Campaign Kryptonite

48192 schieffer CBS

It always sounds good to say that a tough primary makes for a much stronger candidate in the fall campaign.

But I'm not sure it's ever been true. I remember how Ronald Reagan cut up Gerald Ford in 1976 and I never thought it helped Ford all that much.

Nor did I ever believe Jimmy Carter was helped when Ted Kennedy challenged him in 1980.

Whatever the case, neither Ford nor Carter won after those primary challenges. Carter bested Ford in '76, then lost to Reagan in '80.

And this year? Sure, Al Gore got himself a new wardrobe and overhauled his campaign staff. I give him good marks for that, just as George Bush gets high marks for raising so much money so fast.

But I think both of them come away from the primaries as weaker candidates.

When Bill Bradley brought out that Gore didn't always give straight answers about his past voting record, it raised questions about Gore's veracity. That's not a good thing when you're Bill Clinton's vice president and you're trying to explain to voters that you're not like Bill Clinton.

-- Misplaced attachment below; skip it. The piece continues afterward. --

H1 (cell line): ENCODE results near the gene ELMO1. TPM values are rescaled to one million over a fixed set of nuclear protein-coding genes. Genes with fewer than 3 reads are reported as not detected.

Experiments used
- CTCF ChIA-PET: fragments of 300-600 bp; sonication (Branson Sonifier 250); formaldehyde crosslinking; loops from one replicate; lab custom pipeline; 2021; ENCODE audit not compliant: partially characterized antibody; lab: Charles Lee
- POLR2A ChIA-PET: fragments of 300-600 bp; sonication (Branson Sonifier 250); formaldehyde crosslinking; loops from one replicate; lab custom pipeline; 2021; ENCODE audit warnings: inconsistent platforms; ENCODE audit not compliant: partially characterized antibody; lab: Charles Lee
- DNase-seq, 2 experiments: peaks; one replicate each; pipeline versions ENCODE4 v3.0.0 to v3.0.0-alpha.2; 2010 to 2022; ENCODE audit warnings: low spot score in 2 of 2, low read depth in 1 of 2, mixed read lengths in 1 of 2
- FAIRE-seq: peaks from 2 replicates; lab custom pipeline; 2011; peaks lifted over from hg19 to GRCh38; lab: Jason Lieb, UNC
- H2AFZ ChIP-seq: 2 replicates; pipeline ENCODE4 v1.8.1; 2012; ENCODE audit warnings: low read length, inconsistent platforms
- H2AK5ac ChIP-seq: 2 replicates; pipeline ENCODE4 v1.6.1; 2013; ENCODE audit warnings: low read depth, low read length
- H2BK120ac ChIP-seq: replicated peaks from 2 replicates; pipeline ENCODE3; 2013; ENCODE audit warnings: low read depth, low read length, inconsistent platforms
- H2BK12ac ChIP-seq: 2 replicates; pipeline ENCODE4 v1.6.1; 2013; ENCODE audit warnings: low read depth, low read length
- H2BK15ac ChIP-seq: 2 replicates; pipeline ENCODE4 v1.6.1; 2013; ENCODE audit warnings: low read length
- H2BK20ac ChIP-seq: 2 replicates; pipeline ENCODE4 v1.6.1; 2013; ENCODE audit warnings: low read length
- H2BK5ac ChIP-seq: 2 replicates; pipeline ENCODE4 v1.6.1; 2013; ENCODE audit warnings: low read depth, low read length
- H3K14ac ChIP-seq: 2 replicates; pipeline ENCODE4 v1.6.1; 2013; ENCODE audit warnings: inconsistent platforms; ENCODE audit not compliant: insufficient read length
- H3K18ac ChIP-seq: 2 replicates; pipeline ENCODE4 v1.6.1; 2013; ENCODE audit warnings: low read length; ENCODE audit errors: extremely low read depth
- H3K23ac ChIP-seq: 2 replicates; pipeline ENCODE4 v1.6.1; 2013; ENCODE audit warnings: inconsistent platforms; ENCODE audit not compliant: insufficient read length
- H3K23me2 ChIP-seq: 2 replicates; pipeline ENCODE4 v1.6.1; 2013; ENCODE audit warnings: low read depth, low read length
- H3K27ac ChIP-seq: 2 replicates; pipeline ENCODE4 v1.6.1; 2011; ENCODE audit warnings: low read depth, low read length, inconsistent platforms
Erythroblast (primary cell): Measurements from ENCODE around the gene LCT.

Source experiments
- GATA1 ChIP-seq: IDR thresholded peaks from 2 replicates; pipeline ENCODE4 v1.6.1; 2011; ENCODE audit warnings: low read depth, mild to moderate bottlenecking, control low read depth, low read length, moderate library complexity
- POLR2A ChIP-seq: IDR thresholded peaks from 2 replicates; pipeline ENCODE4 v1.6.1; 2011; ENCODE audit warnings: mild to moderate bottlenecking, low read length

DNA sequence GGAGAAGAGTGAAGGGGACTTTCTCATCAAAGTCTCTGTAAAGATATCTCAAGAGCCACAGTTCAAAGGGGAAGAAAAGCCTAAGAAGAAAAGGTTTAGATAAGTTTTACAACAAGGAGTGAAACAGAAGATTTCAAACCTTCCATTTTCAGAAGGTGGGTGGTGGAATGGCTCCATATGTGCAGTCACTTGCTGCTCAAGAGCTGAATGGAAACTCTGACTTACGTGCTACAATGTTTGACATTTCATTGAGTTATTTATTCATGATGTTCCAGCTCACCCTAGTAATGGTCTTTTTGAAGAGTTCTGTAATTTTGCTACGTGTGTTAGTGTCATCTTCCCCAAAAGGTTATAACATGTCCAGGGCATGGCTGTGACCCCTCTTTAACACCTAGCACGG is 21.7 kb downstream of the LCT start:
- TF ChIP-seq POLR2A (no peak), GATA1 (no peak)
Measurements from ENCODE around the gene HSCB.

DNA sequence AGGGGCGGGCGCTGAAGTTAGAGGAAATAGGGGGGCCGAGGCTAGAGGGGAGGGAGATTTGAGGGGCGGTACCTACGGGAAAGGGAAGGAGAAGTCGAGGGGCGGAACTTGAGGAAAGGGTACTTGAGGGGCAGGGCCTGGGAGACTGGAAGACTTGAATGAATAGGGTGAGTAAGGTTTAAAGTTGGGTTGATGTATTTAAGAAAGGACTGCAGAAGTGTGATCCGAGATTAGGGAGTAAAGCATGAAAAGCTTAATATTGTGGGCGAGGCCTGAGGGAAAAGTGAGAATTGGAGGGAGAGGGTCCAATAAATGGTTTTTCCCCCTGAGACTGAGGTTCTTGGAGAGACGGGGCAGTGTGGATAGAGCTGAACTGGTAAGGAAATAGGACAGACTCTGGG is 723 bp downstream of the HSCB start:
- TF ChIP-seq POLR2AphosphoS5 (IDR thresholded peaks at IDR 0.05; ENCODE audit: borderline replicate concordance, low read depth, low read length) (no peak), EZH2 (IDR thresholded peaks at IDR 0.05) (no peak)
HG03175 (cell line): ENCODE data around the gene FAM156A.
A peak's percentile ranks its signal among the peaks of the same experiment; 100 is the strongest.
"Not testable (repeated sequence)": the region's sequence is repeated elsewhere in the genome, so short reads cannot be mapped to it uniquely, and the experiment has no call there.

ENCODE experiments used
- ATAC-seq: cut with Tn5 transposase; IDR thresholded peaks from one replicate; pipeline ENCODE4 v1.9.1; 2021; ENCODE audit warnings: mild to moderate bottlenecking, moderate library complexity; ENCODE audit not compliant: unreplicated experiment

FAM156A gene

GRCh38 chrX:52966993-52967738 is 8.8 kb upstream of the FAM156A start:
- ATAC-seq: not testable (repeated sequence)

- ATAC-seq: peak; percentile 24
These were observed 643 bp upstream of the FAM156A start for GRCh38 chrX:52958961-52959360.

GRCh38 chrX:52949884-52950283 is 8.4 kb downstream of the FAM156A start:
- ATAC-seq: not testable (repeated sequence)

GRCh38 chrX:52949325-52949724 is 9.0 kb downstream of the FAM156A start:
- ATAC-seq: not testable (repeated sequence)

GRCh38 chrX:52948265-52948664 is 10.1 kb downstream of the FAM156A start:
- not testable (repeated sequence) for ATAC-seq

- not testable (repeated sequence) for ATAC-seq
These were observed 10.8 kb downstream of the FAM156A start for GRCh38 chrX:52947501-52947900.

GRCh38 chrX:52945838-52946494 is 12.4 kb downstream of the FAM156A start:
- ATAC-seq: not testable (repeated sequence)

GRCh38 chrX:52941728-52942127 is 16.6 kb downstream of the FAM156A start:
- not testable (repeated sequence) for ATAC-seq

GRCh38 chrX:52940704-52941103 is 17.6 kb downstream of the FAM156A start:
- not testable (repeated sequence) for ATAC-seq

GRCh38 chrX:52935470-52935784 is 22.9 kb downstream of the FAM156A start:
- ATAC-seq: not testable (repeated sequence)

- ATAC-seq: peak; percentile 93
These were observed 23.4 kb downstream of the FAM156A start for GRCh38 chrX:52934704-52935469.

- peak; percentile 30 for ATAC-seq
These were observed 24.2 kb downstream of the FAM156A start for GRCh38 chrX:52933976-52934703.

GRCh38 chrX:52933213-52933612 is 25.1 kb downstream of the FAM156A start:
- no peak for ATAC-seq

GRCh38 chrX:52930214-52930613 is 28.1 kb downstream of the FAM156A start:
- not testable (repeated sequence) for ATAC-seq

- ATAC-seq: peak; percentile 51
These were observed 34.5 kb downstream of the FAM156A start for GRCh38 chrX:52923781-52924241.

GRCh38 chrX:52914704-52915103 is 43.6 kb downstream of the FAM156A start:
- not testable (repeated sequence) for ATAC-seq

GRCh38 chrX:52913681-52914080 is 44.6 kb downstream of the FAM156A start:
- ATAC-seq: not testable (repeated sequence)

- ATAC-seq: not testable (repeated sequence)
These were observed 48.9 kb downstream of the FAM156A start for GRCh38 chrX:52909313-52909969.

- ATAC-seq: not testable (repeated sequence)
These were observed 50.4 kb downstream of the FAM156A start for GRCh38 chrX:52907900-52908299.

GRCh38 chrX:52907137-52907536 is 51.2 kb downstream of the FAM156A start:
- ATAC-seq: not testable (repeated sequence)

Bush fared even worse. He began as the good natured candidate whose bipartisan approach to being governor of Texas promised a Big Tent philosophy that would bring new voters into the Republican Party.

But then his campaign turned right and there he was courting the religious right and complaining about Democrats voting in Republican primaries.

And, when his friends secretly launched sleazy ads attacking McCain, Bush said the ads weren't helping him, but he couldn't do anything about them.

Taken at his word, that suggests he has lost control of his own partisans, hardly a plus.

It's still a long time until November, but both candidates have picked up some heavy baggage and how they handle it will go a long way toward determing which of them will eventually become president.

  • CBSNews.com staff CBSNews.com staff

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